August 2014 CR Magazine | Paul Herman, Yelena Danziger & Judi Brown
Engaging Employees via Sustainable 401(k) Investing (Page 40)
Rating sustainability of individual retirement plans
Every time you drink one liter of Coca-Cola, you consume 2.12 liters of water—if you account for Coke’s production process. That ratio is more water-efficient than a beer, but it’s still more than double what you may expect. To ensure its long-term sustainability, global beverage leader Coca-Cola has committed to improving its water efficiency and, by 2010, replenishing 100 percent of the water used in its retail products. At year-end 2012, Coca-Cola has reduced water intensity 21 percent since 2004.
How could Coca-Cola more deeply focus all of its 130,600 employees towards an even faster reduction in water usage? By showing its 68,000 participants in Coke’s 401(k) plan the water-efficiency ratios in their own investment portfolios. Coca-Cola’s 401(k) is used by about 91 percent of its 75,000 US staff. Thus, communicating and educating all 401(k) participants on their personal 401(k) portfolio’s water-efficiency could be a very effective engagement approach for realizing its sustainability goals.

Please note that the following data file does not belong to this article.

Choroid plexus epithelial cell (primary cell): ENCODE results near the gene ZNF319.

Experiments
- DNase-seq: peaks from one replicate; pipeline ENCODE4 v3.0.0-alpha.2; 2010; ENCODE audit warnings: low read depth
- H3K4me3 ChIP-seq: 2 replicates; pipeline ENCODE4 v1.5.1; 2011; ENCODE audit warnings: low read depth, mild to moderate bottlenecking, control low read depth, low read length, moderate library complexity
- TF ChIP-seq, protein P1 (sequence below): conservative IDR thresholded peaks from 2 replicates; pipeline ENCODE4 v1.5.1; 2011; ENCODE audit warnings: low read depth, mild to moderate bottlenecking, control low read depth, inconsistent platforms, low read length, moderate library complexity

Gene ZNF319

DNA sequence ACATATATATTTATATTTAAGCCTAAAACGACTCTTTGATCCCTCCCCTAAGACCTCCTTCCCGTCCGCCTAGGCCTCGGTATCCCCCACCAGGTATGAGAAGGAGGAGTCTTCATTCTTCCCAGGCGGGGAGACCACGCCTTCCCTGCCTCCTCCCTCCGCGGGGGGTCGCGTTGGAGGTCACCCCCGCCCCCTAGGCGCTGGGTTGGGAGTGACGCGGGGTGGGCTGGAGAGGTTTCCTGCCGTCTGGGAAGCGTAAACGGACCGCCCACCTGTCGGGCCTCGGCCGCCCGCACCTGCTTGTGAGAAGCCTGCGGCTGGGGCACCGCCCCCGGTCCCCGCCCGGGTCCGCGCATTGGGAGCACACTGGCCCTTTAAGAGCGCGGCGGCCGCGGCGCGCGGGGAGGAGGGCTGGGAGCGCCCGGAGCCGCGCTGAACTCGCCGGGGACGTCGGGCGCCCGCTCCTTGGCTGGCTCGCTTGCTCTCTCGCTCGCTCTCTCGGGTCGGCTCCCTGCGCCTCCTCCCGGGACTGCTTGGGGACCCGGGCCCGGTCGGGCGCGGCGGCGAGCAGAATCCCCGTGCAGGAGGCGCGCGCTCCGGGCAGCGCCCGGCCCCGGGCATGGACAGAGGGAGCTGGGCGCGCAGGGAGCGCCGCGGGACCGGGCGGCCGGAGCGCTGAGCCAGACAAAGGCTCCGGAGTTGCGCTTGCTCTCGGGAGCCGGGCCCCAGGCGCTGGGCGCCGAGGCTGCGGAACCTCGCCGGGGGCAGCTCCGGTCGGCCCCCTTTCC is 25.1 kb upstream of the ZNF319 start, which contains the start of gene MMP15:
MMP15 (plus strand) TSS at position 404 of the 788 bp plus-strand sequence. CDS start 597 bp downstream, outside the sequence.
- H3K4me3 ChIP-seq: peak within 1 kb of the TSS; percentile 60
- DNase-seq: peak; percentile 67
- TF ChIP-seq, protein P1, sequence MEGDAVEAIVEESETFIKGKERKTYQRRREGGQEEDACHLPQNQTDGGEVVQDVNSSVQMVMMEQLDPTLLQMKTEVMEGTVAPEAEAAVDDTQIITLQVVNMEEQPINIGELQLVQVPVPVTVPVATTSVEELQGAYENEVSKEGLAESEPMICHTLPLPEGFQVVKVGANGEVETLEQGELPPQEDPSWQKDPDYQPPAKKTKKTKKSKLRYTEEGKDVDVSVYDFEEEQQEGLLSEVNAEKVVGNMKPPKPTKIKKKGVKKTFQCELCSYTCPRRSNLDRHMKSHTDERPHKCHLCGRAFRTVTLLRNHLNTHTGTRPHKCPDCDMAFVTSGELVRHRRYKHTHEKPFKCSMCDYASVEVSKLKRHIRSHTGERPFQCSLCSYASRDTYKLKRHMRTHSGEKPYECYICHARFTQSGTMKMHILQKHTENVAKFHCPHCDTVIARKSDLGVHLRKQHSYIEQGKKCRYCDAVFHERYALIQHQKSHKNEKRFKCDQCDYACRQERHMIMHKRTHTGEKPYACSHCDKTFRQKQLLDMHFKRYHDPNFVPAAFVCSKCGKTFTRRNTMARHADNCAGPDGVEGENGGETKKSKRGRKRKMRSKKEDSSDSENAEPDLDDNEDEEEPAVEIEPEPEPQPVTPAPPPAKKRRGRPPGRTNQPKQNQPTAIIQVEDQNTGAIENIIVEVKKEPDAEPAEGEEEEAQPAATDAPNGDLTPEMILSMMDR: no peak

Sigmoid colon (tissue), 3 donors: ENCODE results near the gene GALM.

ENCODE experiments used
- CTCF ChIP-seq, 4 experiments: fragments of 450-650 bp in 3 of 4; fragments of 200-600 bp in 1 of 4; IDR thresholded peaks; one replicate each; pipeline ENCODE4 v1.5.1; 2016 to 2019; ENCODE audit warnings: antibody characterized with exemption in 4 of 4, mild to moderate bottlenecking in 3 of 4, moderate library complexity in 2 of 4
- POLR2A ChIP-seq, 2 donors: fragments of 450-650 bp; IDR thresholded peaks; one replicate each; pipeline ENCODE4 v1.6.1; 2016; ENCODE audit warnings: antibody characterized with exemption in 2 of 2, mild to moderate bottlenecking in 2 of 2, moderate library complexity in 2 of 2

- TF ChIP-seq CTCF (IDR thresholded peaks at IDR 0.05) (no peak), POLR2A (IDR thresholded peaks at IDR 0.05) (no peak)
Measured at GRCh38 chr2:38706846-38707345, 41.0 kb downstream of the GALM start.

One of the first 401(k) plans to rate the sustainability of its participants’ holdings is a 190-person CPA firm, Kahn Litwin Renza (KLR), one of the largest accounting and business-consulting firm in New England and one of the top 100 nationally. Mike Tousignant, one of KLR’s senior partners, saw rating the 401(k) for its sustainability as a learning tool about potential risks and opportunities in financial value that are typically classified as intangibles on the balance sheet. For example, employee “assets” (or human-capital) are not even classified as a balance- sheet asset, but as an expense on the income statement. Yet a company could not run without this important asset, as many CEOs claim.
Read the full article HERE.